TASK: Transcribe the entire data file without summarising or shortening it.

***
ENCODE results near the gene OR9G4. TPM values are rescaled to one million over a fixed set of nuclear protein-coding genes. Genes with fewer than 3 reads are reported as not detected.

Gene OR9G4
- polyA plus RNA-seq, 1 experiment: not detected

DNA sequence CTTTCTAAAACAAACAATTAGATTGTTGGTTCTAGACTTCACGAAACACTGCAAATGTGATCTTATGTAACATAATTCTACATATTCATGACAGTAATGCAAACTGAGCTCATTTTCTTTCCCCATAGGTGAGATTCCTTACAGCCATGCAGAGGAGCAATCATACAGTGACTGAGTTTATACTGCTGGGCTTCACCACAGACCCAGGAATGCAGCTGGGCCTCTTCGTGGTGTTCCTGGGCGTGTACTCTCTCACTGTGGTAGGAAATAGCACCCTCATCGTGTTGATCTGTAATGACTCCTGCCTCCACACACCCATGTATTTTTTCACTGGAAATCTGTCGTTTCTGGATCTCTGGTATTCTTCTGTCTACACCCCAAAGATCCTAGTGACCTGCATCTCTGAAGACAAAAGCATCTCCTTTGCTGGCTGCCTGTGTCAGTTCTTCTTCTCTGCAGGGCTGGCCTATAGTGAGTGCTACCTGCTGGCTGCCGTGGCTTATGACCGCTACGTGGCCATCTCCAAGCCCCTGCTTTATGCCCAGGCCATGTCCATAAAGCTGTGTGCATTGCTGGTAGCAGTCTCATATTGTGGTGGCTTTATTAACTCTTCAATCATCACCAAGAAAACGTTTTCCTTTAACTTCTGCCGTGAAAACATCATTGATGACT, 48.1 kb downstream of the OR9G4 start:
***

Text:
ENCODE results near the gene OR9G4. TPM values are rescaled to one million over a fixed set of nuclear protein-coding genes. Genes with fewer than 3 reads are reported as not detected.

Gene OR9G4
- polyA plus RNA-seq, 1 experiment: not detected

DNA sequence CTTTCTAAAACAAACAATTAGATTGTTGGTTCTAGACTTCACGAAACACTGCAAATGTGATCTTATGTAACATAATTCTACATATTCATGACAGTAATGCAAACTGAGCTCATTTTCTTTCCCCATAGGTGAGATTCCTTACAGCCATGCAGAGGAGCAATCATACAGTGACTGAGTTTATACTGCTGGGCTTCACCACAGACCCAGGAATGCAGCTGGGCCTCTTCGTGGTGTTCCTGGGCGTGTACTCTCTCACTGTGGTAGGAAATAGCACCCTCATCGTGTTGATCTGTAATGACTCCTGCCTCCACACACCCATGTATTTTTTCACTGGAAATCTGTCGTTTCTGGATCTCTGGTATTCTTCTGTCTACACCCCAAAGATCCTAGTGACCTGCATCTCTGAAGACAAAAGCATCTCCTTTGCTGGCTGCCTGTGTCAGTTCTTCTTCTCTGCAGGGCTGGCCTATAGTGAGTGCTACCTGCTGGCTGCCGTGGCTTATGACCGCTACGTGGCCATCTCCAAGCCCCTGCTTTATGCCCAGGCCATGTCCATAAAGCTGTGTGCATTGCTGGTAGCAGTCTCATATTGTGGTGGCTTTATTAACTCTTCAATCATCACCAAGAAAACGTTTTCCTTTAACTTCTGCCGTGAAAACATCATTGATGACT, 48.1 kb downstream of the OR9G4 start: